March 1, 2013

From the Editor Emeritus / John F. Fink

Year of Faith: Vocal and mental prayer

John F. FinkThe classic definition of prayer is “the raising of the mind and heart to God in adoration, thanksgiving, reparation and petition.” However, I have always thought of prayer simply as a conversation with God or with the saints. We can talk about anything.

There is both vocal prayer and mental prayer. Of course, all prayer is mental prayer because it should involve the mind. However, we usually use “mental prayer” as synonymous with “meditation.”

Most of the prayers of the Church are vocal prayers, and I’m willing to bet that most people—even those in contemplative convents or monasteries—pray vocal prayers more often than they meditate. We use vocal prayer during liturgical celebrations, and Jesus himself taught his Apostles a vocal prayer—the Our Father.

The biggest problem with vocal prayer is that we too easily become distracted while saying prayers we have learned by rote. Our minds can be miles away while we continue to pray the prayers we have learned by heart. We’re not thinking about what we’re saying. We say prayers that are meaningful, but we think about all the things we have to do today.

As far as I know, all we can do about distractions is to turn away from them, and toward what we are saying, as soon as we realize they are there. I’m not aware of any sure-fire method of completely eliminating distractions—I think they’re simply part of our human condition—but we can force them out of our minds as soon as we’re aware of them.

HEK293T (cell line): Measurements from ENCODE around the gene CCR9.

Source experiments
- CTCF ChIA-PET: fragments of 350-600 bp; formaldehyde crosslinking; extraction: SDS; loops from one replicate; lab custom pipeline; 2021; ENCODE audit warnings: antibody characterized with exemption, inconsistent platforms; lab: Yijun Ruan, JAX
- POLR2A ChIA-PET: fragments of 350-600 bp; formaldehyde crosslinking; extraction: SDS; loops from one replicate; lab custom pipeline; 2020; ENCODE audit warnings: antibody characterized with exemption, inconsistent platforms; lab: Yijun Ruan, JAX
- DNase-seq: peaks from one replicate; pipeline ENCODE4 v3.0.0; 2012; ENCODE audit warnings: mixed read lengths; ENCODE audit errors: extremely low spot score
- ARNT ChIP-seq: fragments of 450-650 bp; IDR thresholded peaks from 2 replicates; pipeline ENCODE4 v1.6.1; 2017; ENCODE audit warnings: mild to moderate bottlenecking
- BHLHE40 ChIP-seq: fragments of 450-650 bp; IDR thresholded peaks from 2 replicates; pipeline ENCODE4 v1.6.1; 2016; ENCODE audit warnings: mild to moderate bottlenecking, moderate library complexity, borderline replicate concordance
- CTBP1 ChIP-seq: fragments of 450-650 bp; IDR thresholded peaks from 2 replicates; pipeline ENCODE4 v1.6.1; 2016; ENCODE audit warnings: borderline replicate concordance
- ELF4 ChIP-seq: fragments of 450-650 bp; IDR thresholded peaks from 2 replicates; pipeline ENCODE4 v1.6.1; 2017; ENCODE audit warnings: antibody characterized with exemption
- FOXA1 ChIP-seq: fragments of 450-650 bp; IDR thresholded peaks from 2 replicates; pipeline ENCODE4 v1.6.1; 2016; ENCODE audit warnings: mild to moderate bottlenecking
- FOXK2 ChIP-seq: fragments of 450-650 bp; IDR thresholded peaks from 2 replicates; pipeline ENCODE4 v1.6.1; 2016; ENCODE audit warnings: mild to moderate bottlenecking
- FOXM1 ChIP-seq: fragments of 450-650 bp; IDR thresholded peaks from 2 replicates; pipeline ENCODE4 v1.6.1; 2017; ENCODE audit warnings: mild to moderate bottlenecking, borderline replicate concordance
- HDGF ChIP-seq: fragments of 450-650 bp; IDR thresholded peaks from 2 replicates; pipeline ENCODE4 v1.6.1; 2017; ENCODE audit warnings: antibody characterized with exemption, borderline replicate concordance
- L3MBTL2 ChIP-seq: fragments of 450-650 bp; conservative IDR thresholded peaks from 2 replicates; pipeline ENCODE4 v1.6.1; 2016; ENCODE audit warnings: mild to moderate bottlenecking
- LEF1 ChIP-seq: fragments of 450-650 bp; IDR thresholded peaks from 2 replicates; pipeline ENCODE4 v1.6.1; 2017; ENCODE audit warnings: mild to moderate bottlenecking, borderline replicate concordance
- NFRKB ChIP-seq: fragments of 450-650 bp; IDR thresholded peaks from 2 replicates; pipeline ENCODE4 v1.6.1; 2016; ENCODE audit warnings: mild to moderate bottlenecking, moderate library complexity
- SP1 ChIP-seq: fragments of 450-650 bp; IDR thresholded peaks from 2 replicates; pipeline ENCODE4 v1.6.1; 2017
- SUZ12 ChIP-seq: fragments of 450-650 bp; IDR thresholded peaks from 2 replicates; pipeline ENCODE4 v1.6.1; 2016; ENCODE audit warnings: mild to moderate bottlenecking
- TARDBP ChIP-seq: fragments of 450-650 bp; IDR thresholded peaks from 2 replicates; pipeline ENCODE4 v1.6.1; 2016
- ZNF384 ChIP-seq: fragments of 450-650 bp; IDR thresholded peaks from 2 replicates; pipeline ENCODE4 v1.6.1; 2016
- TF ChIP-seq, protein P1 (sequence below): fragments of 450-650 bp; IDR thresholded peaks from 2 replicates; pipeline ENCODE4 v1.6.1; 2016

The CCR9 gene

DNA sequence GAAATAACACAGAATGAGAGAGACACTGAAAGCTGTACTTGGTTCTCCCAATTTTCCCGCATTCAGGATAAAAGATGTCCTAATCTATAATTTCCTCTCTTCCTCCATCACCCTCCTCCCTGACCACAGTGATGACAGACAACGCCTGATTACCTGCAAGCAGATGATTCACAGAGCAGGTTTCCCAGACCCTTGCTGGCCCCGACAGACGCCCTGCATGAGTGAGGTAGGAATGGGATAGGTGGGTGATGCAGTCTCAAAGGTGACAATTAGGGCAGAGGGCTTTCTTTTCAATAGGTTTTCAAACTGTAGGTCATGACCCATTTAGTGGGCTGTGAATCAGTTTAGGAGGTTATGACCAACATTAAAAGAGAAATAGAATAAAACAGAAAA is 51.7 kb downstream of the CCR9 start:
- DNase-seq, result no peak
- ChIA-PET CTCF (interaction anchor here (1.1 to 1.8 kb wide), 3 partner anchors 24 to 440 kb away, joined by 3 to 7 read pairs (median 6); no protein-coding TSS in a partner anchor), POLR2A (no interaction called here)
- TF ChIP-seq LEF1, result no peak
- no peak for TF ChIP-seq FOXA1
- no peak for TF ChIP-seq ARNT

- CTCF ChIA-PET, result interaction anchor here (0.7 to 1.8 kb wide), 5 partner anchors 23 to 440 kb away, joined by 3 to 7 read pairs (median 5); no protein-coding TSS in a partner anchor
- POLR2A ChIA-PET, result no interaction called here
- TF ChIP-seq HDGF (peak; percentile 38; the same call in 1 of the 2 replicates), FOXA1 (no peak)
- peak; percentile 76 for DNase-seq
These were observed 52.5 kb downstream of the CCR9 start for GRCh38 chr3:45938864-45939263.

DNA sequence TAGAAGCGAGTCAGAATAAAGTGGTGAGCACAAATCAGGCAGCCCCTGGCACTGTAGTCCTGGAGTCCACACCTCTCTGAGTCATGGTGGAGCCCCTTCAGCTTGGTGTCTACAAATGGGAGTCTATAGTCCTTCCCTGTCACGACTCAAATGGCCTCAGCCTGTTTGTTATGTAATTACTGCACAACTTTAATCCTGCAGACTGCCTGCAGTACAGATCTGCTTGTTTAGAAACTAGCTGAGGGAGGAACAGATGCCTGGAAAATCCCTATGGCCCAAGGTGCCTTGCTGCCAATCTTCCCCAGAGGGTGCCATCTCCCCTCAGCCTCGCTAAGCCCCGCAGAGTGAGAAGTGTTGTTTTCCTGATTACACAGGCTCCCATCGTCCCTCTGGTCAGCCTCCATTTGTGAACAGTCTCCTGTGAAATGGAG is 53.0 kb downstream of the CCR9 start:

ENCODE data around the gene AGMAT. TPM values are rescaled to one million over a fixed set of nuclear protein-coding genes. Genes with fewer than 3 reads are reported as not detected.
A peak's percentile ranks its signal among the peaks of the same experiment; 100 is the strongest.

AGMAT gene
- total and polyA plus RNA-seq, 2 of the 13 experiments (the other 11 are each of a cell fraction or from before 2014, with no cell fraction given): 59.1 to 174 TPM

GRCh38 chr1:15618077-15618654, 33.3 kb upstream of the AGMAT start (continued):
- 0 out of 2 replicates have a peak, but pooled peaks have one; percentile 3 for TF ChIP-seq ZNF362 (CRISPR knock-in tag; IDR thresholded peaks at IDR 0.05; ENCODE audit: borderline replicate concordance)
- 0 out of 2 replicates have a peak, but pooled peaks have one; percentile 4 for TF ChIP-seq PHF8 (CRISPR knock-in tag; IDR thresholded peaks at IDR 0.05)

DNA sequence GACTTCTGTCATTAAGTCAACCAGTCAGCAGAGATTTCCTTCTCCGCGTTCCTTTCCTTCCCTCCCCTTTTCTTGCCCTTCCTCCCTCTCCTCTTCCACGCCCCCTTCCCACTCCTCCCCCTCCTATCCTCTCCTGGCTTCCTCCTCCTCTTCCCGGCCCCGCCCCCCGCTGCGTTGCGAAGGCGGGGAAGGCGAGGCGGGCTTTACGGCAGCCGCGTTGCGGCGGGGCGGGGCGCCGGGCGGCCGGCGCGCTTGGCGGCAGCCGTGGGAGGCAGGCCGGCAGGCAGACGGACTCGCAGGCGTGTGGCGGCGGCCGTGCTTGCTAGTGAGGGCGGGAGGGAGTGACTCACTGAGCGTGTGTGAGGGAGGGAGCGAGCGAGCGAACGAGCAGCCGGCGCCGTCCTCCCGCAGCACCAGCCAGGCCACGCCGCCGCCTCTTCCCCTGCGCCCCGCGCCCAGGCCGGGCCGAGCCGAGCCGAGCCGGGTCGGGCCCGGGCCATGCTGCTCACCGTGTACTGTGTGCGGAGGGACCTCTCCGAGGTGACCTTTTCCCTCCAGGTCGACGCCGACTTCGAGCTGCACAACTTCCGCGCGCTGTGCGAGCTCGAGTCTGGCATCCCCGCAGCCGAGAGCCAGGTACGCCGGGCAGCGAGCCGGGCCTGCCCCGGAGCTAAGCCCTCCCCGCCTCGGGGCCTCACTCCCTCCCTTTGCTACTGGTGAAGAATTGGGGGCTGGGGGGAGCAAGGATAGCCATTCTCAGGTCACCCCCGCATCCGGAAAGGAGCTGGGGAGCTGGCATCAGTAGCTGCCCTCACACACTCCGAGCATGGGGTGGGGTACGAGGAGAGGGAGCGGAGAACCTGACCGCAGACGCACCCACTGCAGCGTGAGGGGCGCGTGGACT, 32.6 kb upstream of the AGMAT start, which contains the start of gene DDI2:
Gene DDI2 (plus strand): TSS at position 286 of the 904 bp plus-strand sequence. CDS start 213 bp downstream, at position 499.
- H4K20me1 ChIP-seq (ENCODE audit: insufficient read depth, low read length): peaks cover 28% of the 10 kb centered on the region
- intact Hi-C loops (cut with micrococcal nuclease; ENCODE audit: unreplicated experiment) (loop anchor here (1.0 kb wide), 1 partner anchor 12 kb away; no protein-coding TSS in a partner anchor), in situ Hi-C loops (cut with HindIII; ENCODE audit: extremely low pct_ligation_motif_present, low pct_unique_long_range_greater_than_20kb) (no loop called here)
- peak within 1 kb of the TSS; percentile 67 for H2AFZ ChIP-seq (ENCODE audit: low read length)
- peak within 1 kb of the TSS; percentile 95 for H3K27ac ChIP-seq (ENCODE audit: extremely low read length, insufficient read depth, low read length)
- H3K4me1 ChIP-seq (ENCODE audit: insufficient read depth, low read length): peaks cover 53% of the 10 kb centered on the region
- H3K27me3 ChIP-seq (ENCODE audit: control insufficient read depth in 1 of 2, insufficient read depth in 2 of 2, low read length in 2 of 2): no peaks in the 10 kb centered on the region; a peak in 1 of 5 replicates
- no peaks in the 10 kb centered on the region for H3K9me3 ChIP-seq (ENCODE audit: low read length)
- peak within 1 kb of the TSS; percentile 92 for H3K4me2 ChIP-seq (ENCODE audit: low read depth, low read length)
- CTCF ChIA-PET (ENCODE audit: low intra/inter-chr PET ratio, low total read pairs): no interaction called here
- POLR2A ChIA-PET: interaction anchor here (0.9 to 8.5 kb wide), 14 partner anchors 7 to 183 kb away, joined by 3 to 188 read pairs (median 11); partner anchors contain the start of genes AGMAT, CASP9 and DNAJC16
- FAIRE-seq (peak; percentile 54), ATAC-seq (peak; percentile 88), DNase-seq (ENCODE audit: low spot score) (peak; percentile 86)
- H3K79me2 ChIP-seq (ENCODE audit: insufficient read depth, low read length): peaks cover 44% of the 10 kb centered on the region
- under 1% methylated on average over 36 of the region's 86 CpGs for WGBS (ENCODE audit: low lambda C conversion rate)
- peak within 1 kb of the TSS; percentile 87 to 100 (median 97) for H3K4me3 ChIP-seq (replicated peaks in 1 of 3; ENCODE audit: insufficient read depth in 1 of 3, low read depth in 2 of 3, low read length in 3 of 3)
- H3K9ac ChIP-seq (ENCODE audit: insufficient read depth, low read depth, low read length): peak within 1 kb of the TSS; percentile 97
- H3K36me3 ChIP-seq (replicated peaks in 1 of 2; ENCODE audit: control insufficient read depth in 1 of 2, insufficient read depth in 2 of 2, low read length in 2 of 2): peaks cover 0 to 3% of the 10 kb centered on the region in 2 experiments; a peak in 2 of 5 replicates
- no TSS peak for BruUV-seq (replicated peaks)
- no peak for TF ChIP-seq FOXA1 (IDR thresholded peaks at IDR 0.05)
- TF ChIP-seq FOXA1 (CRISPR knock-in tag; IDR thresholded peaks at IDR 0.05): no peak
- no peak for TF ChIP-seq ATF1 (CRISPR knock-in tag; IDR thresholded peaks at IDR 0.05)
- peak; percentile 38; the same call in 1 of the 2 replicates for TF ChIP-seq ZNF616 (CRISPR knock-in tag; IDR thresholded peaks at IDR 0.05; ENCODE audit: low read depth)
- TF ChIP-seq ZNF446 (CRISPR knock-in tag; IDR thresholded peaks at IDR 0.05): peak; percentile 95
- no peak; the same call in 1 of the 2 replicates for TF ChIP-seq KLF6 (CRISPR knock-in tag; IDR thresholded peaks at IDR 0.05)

“Mental prayer” can mean either meditation or contemplation. Meditation requires a good bit of attentiveness. Fortunately, Catholics have plenty of things to help us—the Bible, spiritual books of all types, paintings or statues, the liturgical texts for the day, the wonders of God’s creation, even the events of the day.

Meditation can engage our thoughts, imagination, emotions and desires, all in the act of praying.

Meditation involves three basic steps: thinking of some religious truth, consideration of its application to one’s life, and a resolution to put it into practice. Those seriously interested in practicing meditation should read either St. Francis de Sales’ Introduction to the Devout Life or St. Ignatius of Loyola’s The Spiritual Exercises.

Contemplative prayer has always been considered the summit of the Christian life of private prayer. However, it is not necessarily for everyone. As Thomas Merton made clear in his book Contemplative Prayer, true contemplation “can come to us only as a gift, and not as a result of our own clever use of spiritual techniques.”

Contemplative prayer is the wordless and total surrender of the heart in silence. It differs from meditation in that the mind is active in meditation but passive in contemplation.

Merton warned us against a false contemplation, a quietistic view of contemplative prayer. He wrote that a person cannot become a contemplative merely by “blacking out” sensible realities and remaining alone with himself in darkness. “A person doing this is not alone with God, but alone with himself,” Merton wrote.

Not everyone can be a contemplative. †

Local site Links:

Like this story? Then share it!